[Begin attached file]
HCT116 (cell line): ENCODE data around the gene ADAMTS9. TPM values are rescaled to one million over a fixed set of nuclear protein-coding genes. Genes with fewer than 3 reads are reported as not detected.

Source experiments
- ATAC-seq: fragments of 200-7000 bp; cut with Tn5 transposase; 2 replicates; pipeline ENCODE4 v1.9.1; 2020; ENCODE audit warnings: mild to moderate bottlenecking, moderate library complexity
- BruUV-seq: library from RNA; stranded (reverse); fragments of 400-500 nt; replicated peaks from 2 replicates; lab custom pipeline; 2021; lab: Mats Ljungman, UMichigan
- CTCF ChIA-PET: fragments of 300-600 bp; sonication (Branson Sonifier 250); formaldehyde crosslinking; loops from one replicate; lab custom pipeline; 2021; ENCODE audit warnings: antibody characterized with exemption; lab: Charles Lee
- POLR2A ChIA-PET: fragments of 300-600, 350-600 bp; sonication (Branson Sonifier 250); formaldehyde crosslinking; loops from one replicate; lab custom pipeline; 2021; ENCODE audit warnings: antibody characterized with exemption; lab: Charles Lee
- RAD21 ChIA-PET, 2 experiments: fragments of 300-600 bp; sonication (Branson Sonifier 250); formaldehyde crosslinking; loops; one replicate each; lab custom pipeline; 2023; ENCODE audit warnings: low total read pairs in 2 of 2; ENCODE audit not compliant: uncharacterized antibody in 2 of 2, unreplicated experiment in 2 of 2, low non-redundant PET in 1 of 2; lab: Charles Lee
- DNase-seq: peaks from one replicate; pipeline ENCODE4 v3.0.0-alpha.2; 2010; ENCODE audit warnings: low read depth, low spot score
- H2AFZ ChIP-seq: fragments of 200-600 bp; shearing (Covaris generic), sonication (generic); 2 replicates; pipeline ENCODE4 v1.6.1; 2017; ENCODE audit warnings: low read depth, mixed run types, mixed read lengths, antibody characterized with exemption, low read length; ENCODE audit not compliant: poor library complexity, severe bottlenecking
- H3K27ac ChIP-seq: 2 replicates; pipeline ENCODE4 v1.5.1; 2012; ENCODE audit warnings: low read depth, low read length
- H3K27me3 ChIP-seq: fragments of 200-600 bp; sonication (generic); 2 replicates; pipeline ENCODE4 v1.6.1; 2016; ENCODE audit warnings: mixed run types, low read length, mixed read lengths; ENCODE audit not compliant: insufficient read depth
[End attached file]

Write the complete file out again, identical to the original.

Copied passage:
HCT116 (cell line): ENCODE data around the gene ADAMTS9. TPM values are rescaled to one million over a fixed set of nuclear protein-coding genes. Genes with fewer than 3 reads are reported as not detected.

Source experiments
- ATAC-seq: fragments of 200-7000 bp; cut with Tn5 transposase; 2 replicates; pipeline ENCODE4 v1.9.1; 2020; ENCODE audit warnings: mild to moderate bottlenecking, moderate library complexity
- BruUV-seq: library from RNA; stranded (reverse); fragments of 400-500 nt; replicated peaks from 2 replicates; lab custom pipeline; 2021; lab: Mats Ljungman, UMichigan
- CTCF ChIA-PET: fragments of 300-600 bp; sonication (Branson Sonifier 250); formaldehyde crosslinking; loops from one replicate; lab custom pipeline; 2021; ENCODE audit warnings: antibody characterized with exemption; lab: Charles Lee
- POLR2A ChIA-PET: fragments of 300-600, 350-600 bp; sonication (Branson Sonifier 250); formaldehyde crosslinking; loops from one replicate; lab custom pipeline; 2021; ENCODE audit warnings: antibody characterized with exemption; lab: Charles Lee
- RAD21 ChIA-PET, 2 experiments: fragments of 300-600 bp; sonication (Branson Sonifier 250); formaldehyde crosslinking; loops; one replicate each; lab custom pipeline; 2023; ENCODE audit warnings: low total read pairs in 2 of 2; ENCODE audit not compliant: uncharacterized antibody in 2 of 2, unreplicated experiment in 2 of 2, low non-redundant PET in 1 of 2; lab: Charles Lee
- DNase-seq: peaks from one replicate; pipeline ENCODE4 v3.0.0-alpha.2; 2010; ENCODE audit warnings: low read depth, low spot score
- H2AFZ ChIP-seq: fragments of 200-600 bp; shearing (Covaris generic), sonication (generic); 2 replicates; pipeline ENCODE4 v1.6.1; 2017; ENCODE audit warnings: low read depth, mixed run types, mixed read lengths, antibody characterized with exemption, low read length; ENCODE audit not compliant: poor library complexity, severe bottlenecking
- H3K27ac ChIP-seq: 2 replicates; pipeline ENCODE4 v1.5.1; 2012; ENCODE audit warnings: low read depth, low read length
- H3K27me3 ChIP-seq: fragments of 200-600 bp; sonication (generic); 2 replicates; pipeline ENCODE4 v1.6.1; 2016; ENCODE audit warnings: mixed run types, low read length, mixed read lengths; ENCODE audit not compliant: insufficient read depth